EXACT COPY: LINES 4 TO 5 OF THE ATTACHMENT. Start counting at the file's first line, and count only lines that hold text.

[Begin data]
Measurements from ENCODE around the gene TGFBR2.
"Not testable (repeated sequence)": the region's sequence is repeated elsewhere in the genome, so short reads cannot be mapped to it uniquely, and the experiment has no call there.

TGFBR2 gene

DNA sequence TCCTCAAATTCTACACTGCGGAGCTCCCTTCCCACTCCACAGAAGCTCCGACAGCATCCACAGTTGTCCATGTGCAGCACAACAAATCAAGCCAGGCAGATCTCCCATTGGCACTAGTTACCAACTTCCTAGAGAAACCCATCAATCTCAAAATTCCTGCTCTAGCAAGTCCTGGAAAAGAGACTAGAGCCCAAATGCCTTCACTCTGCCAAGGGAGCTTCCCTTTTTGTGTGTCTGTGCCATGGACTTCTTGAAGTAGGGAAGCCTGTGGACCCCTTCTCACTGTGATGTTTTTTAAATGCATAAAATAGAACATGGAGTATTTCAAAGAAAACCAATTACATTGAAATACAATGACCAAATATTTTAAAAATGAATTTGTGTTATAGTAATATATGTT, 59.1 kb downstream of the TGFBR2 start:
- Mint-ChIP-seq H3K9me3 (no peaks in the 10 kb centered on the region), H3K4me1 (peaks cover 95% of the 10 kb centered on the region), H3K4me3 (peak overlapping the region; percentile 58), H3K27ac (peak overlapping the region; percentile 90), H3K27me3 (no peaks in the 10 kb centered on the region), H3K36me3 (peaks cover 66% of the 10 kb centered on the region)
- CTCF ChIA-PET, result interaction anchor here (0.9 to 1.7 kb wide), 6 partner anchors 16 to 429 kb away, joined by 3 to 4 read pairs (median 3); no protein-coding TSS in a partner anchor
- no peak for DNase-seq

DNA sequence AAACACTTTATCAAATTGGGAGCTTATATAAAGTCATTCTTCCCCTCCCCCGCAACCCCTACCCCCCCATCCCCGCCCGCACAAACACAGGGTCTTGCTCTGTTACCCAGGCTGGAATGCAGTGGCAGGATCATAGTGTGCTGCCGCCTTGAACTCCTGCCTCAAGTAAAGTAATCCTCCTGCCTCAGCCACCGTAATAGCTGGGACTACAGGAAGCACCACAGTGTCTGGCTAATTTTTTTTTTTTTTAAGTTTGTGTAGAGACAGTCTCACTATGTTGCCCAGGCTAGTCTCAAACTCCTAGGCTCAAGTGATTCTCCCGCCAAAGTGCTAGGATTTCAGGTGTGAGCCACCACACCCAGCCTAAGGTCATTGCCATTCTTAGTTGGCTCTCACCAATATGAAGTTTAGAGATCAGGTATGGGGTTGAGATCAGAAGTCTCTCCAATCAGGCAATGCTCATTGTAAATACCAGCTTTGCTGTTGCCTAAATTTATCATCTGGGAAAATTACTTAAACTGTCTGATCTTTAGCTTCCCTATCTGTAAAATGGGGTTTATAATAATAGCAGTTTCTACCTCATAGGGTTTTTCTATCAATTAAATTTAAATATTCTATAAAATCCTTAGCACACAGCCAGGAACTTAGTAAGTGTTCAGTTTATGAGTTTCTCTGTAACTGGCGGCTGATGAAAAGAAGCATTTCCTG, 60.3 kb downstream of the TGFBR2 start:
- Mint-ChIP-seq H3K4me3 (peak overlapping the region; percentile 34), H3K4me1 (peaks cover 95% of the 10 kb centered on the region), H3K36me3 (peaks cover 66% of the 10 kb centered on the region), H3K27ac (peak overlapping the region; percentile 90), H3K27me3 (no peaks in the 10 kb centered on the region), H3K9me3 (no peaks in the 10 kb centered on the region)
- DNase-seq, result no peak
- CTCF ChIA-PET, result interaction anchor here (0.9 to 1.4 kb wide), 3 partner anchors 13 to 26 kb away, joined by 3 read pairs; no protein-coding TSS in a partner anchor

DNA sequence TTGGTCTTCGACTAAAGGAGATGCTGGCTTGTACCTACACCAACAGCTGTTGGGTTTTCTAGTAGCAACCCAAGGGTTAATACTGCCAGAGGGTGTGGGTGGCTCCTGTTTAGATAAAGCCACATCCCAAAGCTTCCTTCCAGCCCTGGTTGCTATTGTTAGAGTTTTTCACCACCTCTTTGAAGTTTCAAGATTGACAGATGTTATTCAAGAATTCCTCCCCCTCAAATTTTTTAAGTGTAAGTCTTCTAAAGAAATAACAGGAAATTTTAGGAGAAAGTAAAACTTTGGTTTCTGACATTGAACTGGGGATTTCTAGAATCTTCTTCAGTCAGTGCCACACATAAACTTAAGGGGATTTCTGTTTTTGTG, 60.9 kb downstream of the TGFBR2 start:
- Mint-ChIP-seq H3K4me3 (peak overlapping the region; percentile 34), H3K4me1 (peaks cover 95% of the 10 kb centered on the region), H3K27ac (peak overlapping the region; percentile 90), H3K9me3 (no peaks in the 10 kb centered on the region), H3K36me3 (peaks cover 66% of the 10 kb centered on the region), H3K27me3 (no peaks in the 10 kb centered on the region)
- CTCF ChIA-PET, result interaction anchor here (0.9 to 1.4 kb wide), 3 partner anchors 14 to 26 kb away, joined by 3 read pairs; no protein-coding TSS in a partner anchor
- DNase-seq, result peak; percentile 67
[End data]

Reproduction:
DNA sequence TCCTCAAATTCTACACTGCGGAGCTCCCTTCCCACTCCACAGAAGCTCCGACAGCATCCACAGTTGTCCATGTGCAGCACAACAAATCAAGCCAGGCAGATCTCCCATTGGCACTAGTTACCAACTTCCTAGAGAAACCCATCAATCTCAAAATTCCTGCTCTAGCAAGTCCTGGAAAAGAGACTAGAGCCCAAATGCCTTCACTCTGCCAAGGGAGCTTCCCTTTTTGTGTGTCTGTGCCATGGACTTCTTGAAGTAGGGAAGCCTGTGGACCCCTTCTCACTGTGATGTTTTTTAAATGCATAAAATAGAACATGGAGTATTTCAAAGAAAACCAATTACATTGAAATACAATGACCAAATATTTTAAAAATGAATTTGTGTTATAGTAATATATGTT, 59.1 kb downstream of the TGFBR2 start:
- Mint-ChIP-seq H3K9me3 (no peaks in the 10 kb centered on the region), H3K4me1 (peaks cover 95% of the 10 kb centered on the region), H3K4me3 (peak overlapping the region; percentile 58), H3K27ac (peak overlapping the region; percentile 90), H3K27me3 (no peaks in the 10 kb centered on the region), H3K36me3 (peaks cover 66% of the 10 kb centered on the region)